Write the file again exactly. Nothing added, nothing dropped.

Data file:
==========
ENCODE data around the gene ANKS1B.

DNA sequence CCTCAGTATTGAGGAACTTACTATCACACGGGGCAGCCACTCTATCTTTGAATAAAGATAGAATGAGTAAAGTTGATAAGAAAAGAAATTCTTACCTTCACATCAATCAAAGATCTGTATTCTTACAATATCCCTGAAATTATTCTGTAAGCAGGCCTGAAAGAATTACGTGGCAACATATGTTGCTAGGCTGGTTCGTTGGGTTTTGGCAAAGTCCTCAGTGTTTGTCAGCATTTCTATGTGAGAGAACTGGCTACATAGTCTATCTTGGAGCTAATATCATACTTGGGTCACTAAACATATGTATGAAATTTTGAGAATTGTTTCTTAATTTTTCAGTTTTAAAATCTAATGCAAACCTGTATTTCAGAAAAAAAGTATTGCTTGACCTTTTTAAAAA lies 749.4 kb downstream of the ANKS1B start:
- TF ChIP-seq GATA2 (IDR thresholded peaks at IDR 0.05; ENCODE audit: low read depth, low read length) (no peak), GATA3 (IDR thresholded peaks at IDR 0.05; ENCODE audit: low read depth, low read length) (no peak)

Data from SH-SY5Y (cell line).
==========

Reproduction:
ENCODE data around the gene ANKS1B.

DNA sequence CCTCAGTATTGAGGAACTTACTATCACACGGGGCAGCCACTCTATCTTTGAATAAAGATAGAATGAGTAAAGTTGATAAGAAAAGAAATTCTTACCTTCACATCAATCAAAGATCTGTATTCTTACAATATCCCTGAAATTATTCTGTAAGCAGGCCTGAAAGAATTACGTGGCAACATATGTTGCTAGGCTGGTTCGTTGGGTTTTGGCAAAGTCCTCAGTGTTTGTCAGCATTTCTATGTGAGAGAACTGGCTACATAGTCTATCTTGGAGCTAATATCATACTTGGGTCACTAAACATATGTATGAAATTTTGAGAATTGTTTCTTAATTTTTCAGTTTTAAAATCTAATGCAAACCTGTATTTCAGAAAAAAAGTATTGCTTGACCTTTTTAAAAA lies 749.4 kb downstream of the ANKS1B start:
- TF ChIP-seq GATA2 (IDR thresholded peaks at IDR 0.05; ENCODE audit: low read depth, low read length) (no peak), GATA3 (IDR thresholded peaks at IDR 0.05; ENCODE audit: low read depth, low read length) (no peak)

Data from SH-SY5Y (cell line).